Let me start by telling you a story.
When I was 9 years old, I joined a Harry Potter forum. I was probably too young to be doing this, but I did it anyway.
After joining this forum, I started making friends and these friendships became very deep and real. I loved that I was able to create real relationships online.
Through these relationships, I got to share more than just my love for Harry Potter, I also got to share the love of Jesus.
Now think about that for a minute… A 9 year old girl sharing the love and light of Christ online.
I didn’t really think about what I was doing. I didn’t prepare. I had no strategy. I just loved my online friends and I wanted them to know about the hope that I had in Christ.
You can do that too.
Now I’m not saying you need to join some special interests forums, because let’s be honest here, forums are so 2003. But you have friends on Twitter, Facebook, LinkedIn, Instagram, and SnapChat that need to hear the good news of the gospel. All you have to do is tell them.
But how do I tell them?
All you have to do is be a friend. Social media is all about being social. That’s the point, isn’t it?
How My Ministry can Benefit from Social Media
Most people in your ministry are using social media already, and using social media let’s you connect with those people instantly and easily.
Your small group or church might only meet once a week, but relationships and conversations can continue every day through Facebook. This allows for deepening relationships, knowledge of prayer requests, and even encouragement throughout the week.
This also works for teams of leaders who meet only a few times a year. Social media interactions and discussions can help encourage a team feel unified even when you’re not together often.
Rules of Social Media
Rules of social media are just like the rules of making friends on the playground.
Be nice. Be consistent. Be yourself!
The first rule is to be nice. We all know the Golden Rule, “treat others as you would want to be treated” but how can we apply that online?
We can show and share the love of Christ by posting encouraging and enlightening messages throughout the day. We can also reach out to a particular person and ask them about how their day has been.
As a church, how can we “be nice” and make friends on social media? Using your church’s page as a way to reach out to your community seems like a challenging and daunting task, but it should not be! There are lots of ways you can bless the community around you by just using social media.
For example, you can ask for prayer requests and pray for individuals that contact you. We do this on a weekly basis, and I feel like it’s an easy way for us to connect with the people in our church, around the community, and even around the world.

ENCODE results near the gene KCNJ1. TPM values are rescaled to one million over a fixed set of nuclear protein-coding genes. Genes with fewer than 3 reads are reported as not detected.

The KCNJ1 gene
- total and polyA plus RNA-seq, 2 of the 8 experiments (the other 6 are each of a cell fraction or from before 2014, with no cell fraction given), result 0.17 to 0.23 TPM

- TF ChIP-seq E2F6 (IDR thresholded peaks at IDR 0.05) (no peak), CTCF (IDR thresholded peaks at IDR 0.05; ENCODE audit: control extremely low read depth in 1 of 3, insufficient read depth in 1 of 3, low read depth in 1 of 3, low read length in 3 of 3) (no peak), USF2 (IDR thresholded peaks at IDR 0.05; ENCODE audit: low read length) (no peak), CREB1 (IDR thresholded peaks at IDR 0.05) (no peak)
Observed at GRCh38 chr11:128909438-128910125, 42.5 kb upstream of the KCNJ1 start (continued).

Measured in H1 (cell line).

Another example could be, go to a local business, snap a picture and write a thoughtful, encouraging review online. Go in and meet the owners and tell them you would like to feature them on your social media channels.
There are more ways than this but think outside the box. How can you encourage your community using your social media channels?
Consistency is key. Just like in friendship, in social media, you have to keep showing up in people’s lives.
Paul was a champion of consistency in church communications. Just look at all the letters he wrote!
Consistency, though, is easier said than done. It takes work to keep showing up. There’re so many ways to solve this.
Creating a plan is the best way to keep you, or your church’s social media, consistent.
This is a sample plan that I use for my church’s social media account.
- Sunday: Post at the moment at church
- Monday: Sharing Bible passages
- Tuesday: Share quotes from educational books
- Wednesday: Ask questions.
- Thursday: Throwback Thursday #TBT
- Friday: Share what’s (events) coming up this Sunday at church
- Saturday: Connect with someone new
Think about Paul’s letters. They all had a theme. Philippians was joy. Romans, Paul explained how the gospel work and how to respond. In that same way, theme your social media content! It’s easy, saves you time and effort, and creates continuity with your audience.
Planning ahead saves time in the content creation process and scheduling helps save you mental energy. There are a lot of great applications to schedule social media. Two that come to my mind are Hootsuite and Buffer. Both offer free tiers as well as discounts to 501c3 non-profits.
If you’re running the church account, I think it’s probably wise to reveal who’s behind the account every once and while. It keeps things human and authentic.
Jesus created relationships with people by being himself. Paul didn’t hide his true self, even is his letters, he told the truth about his pain, his temptations, and his suffering. It’s worth sharing these things with your online friends because they are a part of who you are and it tells the bigger story of who you are becoming in Christ.